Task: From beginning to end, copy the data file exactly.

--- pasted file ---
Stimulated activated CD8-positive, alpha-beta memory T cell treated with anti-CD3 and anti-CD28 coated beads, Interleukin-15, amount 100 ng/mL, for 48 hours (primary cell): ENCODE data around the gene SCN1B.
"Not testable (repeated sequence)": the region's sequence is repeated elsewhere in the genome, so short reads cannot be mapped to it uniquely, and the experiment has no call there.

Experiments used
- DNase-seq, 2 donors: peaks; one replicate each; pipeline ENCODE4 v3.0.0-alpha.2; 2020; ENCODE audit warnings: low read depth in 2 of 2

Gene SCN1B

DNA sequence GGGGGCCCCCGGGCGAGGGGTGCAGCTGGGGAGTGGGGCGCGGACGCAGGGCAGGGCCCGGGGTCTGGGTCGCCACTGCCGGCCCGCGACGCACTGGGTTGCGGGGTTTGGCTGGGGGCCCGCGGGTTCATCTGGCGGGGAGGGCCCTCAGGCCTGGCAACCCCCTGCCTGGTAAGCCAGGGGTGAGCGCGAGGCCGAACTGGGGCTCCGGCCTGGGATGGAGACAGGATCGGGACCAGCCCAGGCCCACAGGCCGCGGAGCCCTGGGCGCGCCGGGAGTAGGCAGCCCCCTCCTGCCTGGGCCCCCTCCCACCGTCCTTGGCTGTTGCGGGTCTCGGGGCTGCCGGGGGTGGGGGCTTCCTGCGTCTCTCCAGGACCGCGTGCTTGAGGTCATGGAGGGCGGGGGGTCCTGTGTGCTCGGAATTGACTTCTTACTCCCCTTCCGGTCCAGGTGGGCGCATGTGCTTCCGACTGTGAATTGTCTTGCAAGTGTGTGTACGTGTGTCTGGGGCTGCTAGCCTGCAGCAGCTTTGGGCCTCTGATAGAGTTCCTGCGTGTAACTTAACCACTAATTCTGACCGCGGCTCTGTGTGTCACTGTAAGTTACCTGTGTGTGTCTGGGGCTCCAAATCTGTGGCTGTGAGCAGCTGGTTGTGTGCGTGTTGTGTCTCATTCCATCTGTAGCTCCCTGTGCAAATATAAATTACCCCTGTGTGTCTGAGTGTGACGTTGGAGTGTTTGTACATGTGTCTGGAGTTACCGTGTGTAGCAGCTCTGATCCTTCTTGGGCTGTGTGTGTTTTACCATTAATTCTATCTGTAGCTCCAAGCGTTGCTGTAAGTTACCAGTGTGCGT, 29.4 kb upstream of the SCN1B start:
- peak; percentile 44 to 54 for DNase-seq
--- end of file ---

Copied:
Stimulated activated CD8-positive, alpha-beta memory T cell treated with anti-CD3 and anti-CD28 coated beads, Interleukin-15, amount 100 ng/mL, for 48 hours (primary cell): ENCODE data around the gene SCN1B.
"Not testable (repeated sequence)": the region's sequence is repeated elsewhere in the genome, so short reads cannot be mapped to it uniquely, and the experiment has no call there.

Experiments used
- DNase-seq, 2 donors: peaks; one replicate each; pipeline ENCODE4 v3.0.0-alpha.2; 2020; ENCODE audit warnings: low read depth in 2 of 2

Gene SCN1B

DNA sequence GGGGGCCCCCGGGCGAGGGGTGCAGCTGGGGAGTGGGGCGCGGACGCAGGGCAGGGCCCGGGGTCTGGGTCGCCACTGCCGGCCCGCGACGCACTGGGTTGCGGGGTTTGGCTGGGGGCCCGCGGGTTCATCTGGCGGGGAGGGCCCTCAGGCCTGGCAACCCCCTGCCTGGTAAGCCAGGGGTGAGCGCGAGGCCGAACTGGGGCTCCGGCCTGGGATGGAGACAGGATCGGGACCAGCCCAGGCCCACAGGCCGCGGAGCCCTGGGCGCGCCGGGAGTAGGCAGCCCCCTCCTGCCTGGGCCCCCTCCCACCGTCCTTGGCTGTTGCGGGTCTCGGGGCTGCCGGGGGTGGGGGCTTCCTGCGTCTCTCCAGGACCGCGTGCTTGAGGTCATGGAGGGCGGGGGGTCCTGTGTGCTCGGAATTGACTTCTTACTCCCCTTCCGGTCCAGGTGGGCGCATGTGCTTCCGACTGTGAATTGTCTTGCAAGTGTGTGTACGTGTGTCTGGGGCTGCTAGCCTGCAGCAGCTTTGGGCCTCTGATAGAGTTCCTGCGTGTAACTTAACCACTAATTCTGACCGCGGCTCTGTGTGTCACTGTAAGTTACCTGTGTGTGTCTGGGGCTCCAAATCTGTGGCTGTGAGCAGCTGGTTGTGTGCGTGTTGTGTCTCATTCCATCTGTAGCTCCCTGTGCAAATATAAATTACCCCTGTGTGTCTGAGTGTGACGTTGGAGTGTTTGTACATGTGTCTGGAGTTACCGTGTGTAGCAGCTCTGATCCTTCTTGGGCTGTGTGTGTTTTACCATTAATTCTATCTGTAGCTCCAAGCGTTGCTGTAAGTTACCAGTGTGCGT, 29.4 kb upstream of the SCN1B start:
- peak; percentile 44 to 54 for DNase-seq